Facilities that struggle to keep nurses on staff, that are expanding, or that have demanding work environments often offer sign-on bonuses for nurses. These can be tempting because they can often be quite high but remember that this is a trade-off, so make sure to study your numbers.  

If the salary offer is in the correct range, this may not be a big deal. But offering a one-time $2,000 nursing sign-on bonus in lieu of offering $2,000 more annually isn’t good for your long-term bottom line. Always try to negotiate a higher base, even if it means foregoing that bonus payment.  

 

Can New Nursing Graduates Negotiate Pay?

According to industry experts, new nursing graduates don’t have room for pay negotiation. That’s why you want to work hard to find a good job out of school that pays you a good rate to begin with. However, there are some exceptions to this rule.  

New nursing graduates can negotiate pay and should if they have worked as an LPN or even as a nursing assistant for a period of years. While this isn’t RN experience, it is experience in facilities and dealing with patients, and working as an integral part of a healthcare team. If you have previous nursing experience prior to becoming an RN, you should have a bit of wiggle room to negotiate pay if you aren’t totally happy with an offer.  

If you can’t negotiate pay, make some considerations. Facilities sometimes pay night shift nurses slightly more for the inconvenience of working nights, and sometimes they pay swing shift nurses a little more since their schedules are never the same. While these types of schedules may not be the most attractive, the pay can sometimes be worth the inconvenience for your first few years on the job. 

 

Do You Negotiate Salary Differently Based On The Facility?

There is one important factor to keep in mind if you are interviewing with a hospital or a large healthcare system for your nursing job.  

Hospitals and large systems often calculate salaries based on years of experience and something called internal equity. Internal equity means that the facility or system won’t hire new nurses for salaries that are higher than what the nurses working there currently make. This isn’t a universal practice, but it is common, and it is something to keep in mind as you think about negotiating your nursing salary.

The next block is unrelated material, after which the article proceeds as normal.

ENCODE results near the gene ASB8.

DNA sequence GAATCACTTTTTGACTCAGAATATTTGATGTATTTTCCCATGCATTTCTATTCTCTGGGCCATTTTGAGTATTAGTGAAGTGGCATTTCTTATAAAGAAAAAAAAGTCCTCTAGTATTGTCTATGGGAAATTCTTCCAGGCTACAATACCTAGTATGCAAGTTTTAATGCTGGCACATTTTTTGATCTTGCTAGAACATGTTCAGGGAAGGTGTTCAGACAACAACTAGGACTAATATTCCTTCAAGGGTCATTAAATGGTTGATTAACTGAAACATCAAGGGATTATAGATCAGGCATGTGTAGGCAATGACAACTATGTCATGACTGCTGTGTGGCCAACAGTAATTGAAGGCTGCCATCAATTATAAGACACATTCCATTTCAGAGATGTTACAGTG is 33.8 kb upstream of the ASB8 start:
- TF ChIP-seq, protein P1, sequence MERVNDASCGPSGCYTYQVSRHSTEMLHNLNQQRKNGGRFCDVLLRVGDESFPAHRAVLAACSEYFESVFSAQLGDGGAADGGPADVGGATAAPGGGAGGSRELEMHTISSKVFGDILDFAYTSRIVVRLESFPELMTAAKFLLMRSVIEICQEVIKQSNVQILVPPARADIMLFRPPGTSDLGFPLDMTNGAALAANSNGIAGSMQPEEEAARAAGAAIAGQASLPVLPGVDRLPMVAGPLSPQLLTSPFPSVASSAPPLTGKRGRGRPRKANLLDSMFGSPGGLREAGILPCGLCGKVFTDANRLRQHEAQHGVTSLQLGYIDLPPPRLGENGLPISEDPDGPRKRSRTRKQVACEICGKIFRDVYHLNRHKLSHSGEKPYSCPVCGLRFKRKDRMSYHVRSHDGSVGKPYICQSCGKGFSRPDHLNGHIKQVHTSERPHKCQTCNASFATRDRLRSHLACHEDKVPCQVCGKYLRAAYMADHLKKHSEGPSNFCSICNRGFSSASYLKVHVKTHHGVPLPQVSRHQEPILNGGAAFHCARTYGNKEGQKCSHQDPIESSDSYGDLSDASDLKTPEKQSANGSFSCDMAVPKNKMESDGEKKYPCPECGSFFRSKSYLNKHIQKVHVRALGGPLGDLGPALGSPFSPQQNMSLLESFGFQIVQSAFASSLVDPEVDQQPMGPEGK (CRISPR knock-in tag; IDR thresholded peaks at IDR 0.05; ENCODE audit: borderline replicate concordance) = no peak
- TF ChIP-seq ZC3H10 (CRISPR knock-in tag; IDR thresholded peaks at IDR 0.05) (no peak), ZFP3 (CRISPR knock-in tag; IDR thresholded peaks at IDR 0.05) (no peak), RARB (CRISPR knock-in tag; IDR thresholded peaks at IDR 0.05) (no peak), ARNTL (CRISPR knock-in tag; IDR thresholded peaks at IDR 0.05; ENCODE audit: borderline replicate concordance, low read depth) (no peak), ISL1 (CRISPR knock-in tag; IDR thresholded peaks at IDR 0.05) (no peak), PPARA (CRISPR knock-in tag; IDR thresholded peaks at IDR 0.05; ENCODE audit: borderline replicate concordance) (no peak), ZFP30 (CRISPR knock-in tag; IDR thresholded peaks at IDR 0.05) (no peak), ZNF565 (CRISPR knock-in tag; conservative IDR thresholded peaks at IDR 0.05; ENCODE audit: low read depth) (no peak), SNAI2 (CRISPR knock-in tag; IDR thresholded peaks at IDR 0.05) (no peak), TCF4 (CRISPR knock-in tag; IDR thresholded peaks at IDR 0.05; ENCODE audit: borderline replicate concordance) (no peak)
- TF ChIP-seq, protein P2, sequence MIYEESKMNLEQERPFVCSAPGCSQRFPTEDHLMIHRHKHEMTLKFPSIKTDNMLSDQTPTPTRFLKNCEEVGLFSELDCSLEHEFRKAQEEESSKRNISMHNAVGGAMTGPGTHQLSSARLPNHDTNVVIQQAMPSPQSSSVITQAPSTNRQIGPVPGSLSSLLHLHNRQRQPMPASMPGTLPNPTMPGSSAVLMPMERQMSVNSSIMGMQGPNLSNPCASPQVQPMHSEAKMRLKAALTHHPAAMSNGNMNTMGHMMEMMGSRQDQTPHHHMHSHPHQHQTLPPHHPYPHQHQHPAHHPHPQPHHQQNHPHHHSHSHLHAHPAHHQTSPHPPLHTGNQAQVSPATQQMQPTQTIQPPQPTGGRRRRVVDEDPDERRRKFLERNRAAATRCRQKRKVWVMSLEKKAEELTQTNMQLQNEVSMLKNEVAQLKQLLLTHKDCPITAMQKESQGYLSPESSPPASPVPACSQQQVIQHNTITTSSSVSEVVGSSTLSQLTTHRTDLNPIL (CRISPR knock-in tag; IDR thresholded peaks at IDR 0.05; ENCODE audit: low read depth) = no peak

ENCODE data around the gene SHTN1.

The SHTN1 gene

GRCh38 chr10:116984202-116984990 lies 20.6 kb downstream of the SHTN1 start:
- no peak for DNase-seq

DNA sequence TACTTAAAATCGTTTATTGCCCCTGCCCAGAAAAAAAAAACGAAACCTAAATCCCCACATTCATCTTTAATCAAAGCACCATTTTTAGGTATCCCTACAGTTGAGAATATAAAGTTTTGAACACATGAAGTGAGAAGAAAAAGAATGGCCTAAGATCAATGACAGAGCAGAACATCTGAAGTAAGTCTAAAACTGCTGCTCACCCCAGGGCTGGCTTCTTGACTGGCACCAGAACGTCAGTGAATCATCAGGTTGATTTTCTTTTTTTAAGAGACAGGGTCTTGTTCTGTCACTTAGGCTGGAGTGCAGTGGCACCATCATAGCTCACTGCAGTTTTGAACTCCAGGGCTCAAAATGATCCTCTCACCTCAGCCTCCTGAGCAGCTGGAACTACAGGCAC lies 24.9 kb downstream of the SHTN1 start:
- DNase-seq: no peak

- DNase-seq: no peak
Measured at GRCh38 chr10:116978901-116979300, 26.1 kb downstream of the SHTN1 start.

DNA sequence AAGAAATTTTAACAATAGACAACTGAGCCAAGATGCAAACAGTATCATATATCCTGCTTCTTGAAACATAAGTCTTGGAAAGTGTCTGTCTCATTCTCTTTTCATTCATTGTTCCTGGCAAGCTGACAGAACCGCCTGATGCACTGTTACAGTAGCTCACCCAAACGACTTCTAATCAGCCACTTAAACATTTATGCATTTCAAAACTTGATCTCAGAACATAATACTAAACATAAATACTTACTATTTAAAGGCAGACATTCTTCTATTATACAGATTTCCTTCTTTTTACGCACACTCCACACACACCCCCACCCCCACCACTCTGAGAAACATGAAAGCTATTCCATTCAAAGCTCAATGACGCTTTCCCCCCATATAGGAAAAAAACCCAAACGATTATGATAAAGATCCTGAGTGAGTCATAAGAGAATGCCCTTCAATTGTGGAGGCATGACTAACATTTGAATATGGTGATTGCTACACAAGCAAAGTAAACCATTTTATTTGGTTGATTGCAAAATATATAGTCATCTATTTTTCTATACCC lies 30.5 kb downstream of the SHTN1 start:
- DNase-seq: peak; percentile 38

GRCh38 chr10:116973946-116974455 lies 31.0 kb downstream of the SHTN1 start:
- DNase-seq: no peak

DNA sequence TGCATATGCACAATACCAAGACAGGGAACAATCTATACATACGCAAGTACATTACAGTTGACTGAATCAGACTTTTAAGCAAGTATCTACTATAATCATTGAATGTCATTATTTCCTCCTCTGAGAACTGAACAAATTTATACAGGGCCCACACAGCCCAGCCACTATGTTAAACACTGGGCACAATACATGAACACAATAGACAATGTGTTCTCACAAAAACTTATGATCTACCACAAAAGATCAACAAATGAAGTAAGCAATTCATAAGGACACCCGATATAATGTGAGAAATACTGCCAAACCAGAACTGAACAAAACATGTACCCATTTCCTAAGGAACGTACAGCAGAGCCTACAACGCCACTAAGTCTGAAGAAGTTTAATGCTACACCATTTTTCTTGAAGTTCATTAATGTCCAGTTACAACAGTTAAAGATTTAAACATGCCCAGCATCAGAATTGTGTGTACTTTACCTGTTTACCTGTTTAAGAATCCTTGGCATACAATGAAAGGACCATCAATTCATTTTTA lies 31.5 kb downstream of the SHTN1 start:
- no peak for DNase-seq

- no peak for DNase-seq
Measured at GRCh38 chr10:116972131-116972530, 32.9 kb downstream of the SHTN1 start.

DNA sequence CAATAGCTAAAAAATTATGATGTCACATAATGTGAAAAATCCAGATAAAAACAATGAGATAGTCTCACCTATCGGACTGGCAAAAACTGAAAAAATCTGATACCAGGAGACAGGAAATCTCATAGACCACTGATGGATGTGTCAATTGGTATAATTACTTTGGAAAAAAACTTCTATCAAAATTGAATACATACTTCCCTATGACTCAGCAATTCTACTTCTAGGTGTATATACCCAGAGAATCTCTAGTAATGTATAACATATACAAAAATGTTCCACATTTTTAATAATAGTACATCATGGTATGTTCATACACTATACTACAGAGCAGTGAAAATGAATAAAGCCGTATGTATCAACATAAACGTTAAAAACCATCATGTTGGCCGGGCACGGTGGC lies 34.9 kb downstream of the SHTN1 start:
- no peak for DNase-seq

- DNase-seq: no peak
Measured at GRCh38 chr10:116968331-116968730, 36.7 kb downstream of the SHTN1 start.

Can You Negotiate a Nursing Salary After You’ve Started A New Job?

Unfortunately, you can’t negotiate a nursing salary once you’ve started a new job. Even if you find out that another new nurse with similar experience was hired for the same job at the same time and makes more than you, you can’t go back to the drawing board.  

Advocate for yourself during the hiring process and attempt to earn your value because once you sign on the dotted line, you must live with the salary you agreed to.  

 

When Can You Skip Salary Negotiations As A Nurse?

Talking about money can be very uncomfortable, and even if you’ve done your research and taken all the necessary steps to prepare to negotiate, it’s easy to just accept the offer when it is made and avoid the potentially awkward conversations.  

However, this is a way to find a fantastic nursing job that pays your worth without the struggle of negotiating on your own.  

If you are a nurse looking for a new job in Georgia, work with the expert nursing recruiters at BOS Medical Staffing. When you work with a recruiter, you’ll talk to him or her upfront about your salary requirements. If you are honest and upfront about your needs, that recruiter will know what types of jobs and facilities can and will pay you at an appropriate rate. They won’t waste your time bringing you positions that don’t meet your needs or standards.  And, on the off chance that an employer comes back to the recruiter with a low offer, that recruiter can take on the task of negotiating salary. 

 

Are you ready to earn your value? Browse the open job at BOS Medical Staffing in Georgia today. You can apply online via our job board or, if you don’t see something you like today, you can send your resume for future opportunities. We look forward to helping you achieve your nursing career goals.